Adult Brain Tumors (cont.)
How are adult brain tumors treated?
Different types of treatment are available for patients with adult brain
tumor. Some treatments are standard (the currently used treatment), and some are
being tested in clinical trials. Before starting treatment, patients may want to
think about taking part in a clinical trial. A treatment clinical trial is a
research study meant to help improve current treatments or obtain information on
new treatments for patients with cancer. When clinical trials show that a new
treatment is better than the standard treatment, the new treatment may become
the standard treatment.
Clinical trials are taking place in many parts of the country. To learn more
about clinical trials, call the Cancer Information Service at 1-800-4-CANCER
(1-800-422-6237); TTY at 1-800-332-8615. Information about ongoing clinical
trials is available from the NCI Web site. Choosing the most appropriate cancer
treatment is a decision that ideally involves the patient, family, and health
Three types of standard treatment are used.
- Surgery: Surgery is used,
when possible, to treat adult brain tumor, as described in the Description
section of this summary.
- Radiation therapy: Radiation therapy is a cancer treatment
that uses high-energy x-rays or other types of radiation to kill cancer cells.
There are two types of radiation therapy. External radiation therapy uses a
machine outside the body to send radiation toward the cancer. Internal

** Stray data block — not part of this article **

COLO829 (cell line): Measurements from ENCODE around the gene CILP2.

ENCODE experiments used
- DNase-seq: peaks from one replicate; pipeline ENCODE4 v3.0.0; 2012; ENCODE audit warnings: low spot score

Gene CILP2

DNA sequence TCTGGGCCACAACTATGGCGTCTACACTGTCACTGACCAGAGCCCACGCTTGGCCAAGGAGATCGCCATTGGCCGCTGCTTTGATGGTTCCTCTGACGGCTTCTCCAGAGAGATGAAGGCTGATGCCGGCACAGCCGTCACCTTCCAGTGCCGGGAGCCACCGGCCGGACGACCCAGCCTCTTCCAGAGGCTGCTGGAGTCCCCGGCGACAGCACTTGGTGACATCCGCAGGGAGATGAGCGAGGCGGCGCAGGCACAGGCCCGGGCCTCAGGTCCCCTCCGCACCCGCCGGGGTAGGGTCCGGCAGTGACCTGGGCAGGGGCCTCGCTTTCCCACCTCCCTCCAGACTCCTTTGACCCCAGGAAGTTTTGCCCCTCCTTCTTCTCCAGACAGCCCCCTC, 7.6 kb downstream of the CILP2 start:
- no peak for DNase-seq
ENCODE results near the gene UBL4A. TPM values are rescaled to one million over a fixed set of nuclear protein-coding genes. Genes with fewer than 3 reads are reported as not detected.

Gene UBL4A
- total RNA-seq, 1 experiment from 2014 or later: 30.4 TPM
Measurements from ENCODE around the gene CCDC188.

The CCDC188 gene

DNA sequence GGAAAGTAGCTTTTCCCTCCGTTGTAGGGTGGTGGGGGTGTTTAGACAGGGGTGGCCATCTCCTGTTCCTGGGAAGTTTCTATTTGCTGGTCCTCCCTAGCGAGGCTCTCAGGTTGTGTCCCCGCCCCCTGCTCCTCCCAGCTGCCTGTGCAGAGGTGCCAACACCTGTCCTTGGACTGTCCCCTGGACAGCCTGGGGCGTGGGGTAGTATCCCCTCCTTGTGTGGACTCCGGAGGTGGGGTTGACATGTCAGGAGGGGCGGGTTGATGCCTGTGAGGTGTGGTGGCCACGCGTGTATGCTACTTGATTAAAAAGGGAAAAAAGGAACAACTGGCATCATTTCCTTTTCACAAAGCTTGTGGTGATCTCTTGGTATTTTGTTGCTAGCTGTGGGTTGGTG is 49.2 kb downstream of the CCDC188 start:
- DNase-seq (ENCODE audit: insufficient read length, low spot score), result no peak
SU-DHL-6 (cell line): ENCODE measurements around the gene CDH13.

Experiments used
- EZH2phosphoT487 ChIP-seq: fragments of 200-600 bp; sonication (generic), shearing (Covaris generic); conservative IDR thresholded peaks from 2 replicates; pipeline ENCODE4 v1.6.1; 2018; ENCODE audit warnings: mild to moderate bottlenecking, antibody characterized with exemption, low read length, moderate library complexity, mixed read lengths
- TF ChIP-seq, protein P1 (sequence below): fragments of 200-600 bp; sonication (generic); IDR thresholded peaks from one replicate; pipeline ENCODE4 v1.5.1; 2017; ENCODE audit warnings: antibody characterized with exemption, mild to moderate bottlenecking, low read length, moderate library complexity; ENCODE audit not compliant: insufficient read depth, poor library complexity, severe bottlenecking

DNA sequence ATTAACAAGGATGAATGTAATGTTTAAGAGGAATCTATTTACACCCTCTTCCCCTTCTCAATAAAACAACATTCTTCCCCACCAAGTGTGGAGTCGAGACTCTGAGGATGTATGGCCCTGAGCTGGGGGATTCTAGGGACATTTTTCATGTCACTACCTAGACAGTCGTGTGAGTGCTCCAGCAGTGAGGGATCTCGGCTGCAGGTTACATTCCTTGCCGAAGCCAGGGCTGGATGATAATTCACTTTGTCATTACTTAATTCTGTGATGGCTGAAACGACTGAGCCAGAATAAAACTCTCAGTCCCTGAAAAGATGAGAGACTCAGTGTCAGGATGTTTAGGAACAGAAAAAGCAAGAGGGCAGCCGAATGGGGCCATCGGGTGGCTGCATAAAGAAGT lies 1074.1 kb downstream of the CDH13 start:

radiation therapy uses a radioactive substance sealed in needles, seeds,
wires, or catheters that are placed directly into or near the cancer. The way
the radiation therapy is given depends on the type and stage of the cancer
- Chemotherapy: Chemotherapy
is a cancer treatment that uses drugs to stop the growth of
cancer cells, either by killing the cells or by stopping the cells from
dividing. When chemotherapy is taken by mouth or injected into a vein or muscle,
the drugs enter the bloodstream and can reach cancer cells throughout the body
(systemic chemotherapy). When chemotherapy is placed directly into the spinal
column, an organ, or a body cavity such as the abdomen, the drugs mainly affect
cancer cells in those areas (regional chemotherapy). A dissolving wafer may be
used to deliver an anticancer drug directly into the brain tumor site after the
tumor has been removed by surgery. The way the chemotherapy is given depends on
the type and stage of the cancer being treated.
Viewers share their comments
Adult Brain Tumors - Experiences
Question: Please share your experiences with adult brain tumors.
Adult Brain Tumors - Treatments
Question: What were your treatments of brain tumors?